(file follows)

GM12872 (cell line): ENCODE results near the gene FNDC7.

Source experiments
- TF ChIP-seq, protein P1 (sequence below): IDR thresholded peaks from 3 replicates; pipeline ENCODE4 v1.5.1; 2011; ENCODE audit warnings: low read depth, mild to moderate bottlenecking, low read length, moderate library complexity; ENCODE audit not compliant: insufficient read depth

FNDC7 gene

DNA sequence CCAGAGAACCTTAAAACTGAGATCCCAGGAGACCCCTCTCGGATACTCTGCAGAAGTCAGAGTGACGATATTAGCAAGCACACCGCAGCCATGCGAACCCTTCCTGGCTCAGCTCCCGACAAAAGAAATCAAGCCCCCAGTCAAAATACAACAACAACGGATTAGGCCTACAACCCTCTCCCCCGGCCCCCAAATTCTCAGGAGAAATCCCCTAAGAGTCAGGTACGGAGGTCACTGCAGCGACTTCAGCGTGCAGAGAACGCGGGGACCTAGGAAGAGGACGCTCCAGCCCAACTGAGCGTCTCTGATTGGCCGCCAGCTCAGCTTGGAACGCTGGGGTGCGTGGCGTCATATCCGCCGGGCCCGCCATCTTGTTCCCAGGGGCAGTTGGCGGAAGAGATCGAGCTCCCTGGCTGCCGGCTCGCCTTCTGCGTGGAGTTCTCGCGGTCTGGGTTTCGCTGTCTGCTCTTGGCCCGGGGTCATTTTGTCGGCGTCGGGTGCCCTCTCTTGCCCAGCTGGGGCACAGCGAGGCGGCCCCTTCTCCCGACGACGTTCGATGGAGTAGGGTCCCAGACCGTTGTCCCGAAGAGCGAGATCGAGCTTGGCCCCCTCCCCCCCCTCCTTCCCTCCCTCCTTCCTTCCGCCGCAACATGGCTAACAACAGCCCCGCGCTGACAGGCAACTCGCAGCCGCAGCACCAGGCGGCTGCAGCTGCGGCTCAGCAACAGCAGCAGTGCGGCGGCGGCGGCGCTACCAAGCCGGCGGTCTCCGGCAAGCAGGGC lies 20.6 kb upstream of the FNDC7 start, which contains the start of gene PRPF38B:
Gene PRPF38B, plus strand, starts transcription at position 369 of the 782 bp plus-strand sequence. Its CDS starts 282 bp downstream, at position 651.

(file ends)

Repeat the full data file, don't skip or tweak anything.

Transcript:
GM12872 (cell line): ENCODE results near the gene FNDC7.

Source experiments
- TF ChIP-seq, protein P1 (sequence below): IDR thresholded peaks from 3 replicates; pipeline ENCODE4 v1.5.1; 2011; ENCODE audit warnings: low read depth, mild to moderate bottlenecking, low read length, moderate library complexity; ENCODE audit not compliant: insufficient read depth

FNDC7 gene

DNA sequence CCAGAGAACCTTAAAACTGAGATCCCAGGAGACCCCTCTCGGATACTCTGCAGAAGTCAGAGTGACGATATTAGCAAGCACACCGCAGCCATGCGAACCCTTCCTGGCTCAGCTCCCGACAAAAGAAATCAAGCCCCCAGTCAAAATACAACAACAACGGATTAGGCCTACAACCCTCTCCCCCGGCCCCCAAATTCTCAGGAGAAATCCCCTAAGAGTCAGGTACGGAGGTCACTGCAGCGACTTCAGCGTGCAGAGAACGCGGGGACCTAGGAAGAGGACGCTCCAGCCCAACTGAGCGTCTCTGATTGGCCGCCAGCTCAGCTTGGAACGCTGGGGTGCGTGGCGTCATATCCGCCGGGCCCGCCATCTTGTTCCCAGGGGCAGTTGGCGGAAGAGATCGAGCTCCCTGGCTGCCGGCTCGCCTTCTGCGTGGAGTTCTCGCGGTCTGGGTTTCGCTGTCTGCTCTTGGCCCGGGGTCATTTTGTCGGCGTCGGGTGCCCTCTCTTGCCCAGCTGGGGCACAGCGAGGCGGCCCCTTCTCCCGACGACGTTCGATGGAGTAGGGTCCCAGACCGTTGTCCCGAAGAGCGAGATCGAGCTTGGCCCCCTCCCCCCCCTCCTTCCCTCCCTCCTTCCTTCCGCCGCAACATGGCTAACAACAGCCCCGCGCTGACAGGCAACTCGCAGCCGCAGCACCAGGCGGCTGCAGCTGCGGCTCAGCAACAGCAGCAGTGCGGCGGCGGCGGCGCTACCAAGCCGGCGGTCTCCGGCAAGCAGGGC lies 20.6 kb upstream of the FNDC7 start, which contains the start of gene PRPF38B:
Gene PRPF38B, plus strand, starts transcription at position 369 of the 782 bp plus-strand sequence. Its CDS starts 282 bp downstream, at position 651.